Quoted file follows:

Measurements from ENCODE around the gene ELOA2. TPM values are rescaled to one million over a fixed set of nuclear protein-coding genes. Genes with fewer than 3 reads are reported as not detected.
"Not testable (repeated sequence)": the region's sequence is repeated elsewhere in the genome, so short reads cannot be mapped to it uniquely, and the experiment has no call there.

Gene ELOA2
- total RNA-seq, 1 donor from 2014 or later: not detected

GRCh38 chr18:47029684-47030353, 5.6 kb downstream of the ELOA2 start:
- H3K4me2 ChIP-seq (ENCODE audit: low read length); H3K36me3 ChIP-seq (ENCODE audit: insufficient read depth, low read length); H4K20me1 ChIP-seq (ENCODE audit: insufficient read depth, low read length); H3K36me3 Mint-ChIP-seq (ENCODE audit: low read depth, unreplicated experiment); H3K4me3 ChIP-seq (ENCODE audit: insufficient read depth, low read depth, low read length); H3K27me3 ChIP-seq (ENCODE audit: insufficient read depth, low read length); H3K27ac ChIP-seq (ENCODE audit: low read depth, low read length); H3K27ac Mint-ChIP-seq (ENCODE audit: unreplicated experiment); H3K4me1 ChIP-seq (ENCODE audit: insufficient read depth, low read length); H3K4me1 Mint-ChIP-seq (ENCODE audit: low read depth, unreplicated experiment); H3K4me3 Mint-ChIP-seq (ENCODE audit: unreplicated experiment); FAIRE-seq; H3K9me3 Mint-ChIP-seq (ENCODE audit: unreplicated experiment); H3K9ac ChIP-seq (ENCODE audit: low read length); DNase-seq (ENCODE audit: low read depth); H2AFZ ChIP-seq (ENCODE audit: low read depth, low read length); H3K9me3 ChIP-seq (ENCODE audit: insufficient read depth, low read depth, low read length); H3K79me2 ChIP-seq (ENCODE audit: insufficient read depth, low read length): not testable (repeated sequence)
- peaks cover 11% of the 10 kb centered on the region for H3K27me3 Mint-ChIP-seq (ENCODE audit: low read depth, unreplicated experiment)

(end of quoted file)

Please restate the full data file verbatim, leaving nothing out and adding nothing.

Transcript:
Measurements from ENCODE around the gene ELOA2. TPM values are rescaled to one million over a fixed set of nuclear protein-coding genes. Genes with fewer than 3 reads are reported as not detected.
"Not testable (repeated sequence)": the region's sequence is repeated elsewhere in the genome, so short reads cannot be mapped to it uniquely, and the experiment has no call there.

Gene ELOA2
- total RNA-seq, 1 donor from 2014 or later: not detected

GRCh38 chr18:47029684-47030353, 5.6 kb downstream of the ELOA2 start:
- H3K4me2 ChIP-seq (ENCODE audit: low read length); H3K36me3 ChIP-seq (ENCODE audit: insufficient read depth, low read length); H4K20me1 ChIP-seq (ENCODE audit: insufficient read depth, low read length); H3K36me3 Mint-ChIP-seq (ENCODE audit: low read depth, unreplicated experiment); H3K4me3 ChIP-seq (ENCODE audit: insufficient read depth, low read depth, low read length); H3K27me3 ChIP-seq (ENCODE audit: insufficient read depth, low read length); H3K27ac ChIP-seq (ENCODE audit: low read depth, low read length); H3K27ac Mint-ChIP-seq (ENCODE audit: unreplicated experiment); H3K4me1 ChIP-seq (ENCODE audit: insufficient read depth, low read length); H3K4me1 Mint-ChIP-seq (ENCODE audit: low read depth, unreplicated experiment); H3K4me3 Mint-ChIP-seq (ENCODE audit: unreplicated experiment); FAIRE-seq; H3K9me3 Mint-ChIP-seq (ENCODE audit: unreplicated experiment); H3K9ac ChIP-seq (ENCODE audit: low read length); DNase-seq (ENCODE audit: low read depth); H2AFZ ChIP-seq (ENCODE audit: low read depth, low read length); H3K9me3 ChIP-seq (ENCODE audit: insufficient read depth, low read depth, low read length); H3K79me2 ChIP-seq (ENCODE audit: insufficient read depth, low read length): not testable (repeated sequence)
- peaks cover 11% of the 10 kb centered on the region for H3K27me3 Mint-ChIP-seq (ENCODE audit: low read depth, unreplicated experiment)